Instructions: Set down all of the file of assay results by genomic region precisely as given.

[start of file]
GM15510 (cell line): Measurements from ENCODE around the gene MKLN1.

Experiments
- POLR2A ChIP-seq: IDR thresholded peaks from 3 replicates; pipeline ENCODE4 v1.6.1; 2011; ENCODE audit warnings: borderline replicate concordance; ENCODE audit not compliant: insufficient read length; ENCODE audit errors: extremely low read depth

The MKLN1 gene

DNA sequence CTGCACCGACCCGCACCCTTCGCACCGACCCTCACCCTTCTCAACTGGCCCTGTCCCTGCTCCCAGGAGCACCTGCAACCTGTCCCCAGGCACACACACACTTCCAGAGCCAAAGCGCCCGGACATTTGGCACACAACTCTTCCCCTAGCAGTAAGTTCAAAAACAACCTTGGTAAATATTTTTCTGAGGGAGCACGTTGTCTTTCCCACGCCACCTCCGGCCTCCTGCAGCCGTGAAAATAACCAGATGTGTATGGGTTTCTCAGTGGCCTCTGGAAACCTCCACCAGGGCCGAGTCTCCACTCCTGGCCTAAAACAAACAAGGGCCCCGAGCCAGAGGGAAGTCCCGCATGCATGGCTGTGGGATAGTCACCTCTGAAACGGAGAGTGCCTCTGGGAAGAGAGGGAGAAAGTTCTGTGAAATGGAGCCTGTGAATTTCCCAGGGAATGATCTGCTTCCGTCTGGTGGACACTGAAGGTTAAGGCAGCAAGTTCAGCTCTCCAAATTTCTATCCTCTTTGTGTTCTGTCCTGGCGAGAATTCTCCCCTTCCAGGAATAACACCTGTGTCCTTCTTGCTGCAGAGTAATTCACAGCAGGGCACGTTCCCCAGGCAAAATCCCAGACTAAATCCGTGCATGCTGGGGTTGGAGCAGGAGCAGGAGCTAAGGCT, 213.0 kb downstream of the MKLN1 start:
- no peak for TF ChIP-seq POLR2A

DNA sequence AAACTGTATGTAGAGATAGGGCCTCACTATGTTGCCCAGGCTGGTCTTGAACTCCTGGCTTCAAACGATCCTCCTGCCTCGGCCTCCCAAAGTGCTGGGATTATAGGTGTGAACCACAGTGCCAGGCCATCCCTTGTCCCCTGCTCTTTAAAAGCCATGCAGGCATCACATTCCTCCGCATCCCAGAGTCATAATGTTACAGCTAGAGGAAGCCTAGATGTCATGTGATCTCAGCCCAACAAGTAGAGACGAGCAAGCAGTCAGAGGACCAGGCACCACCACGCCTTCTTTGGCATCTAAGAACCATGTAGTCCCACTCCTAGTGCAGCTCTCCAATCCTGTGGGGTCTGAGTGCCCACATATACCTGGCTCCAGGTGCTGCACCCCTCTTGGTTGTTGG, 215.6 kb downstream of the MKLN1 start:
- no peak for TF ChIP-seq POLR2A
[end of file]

GM15510 (cell line): Measurements from ENCODE around the gene MKLN1.

Experiments
- POLR2A ChIP-seq: IDR thresholded peaks from 3 replicates; pipeline ENCODE4 v1.6.1; 2011; ENCODE audit warnings: borderline replicate concordance; ENCODE audit not compliant: insufficient read length; ENCODE audit errors: extremely low read depth

The MKLN1 gene

DNA sequence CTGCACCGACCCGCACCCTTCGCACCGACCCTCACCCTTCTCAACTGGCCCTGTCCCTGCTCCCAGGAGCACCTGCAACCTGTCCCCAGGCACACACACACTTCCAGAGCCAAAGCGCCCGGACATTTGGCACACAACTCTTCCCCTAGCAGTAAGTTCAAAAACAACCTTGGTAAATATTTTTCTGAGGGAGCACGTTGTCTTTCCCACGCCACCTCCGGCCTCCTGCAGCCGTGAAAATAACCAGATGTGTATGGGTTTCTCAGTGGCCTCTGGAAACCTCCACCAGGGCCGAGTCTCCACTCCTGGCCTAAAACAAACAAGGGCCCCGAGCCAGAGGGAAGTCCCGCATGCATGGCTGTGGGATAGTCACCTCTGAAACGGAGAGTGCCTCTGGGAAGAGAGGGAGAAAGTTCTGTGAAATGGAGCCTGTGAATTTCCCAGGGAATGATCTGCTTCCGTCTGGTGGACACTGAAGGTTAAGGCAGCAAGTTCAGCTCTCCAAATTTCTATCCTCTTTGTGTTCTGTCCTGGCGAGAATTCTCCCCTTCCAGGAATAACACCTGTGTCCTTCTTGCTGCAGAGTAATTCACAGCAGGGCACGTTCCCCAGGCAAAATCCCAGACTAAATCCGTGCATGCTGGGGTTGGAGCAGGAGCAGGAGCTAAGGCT, 213.0 kb downstream of the MKLN1 start:
- no peak for TF ChIP-seq POLR2A

DNA sequence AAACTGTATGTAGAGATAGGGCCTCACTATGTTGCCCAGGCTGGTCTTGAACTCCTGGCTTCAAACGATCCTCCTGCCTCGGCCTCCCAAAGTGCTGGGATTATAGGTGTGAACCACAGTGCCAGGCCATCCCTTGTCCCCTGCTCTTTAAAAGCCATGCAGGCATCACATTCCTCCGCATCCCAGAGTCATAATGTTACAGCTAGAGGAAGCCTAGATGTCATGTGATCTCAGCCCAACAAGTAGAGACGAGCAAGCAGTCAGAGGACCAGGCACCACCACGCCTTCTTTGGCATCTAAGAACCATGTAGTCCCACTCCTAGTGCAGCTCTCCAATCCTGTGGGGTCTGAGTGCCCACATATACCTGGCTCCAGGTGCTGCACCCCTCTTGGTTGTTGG, 215.6 kb downstream of the MKLN1 start:
- no peak for TF ChIP-seq POLR2A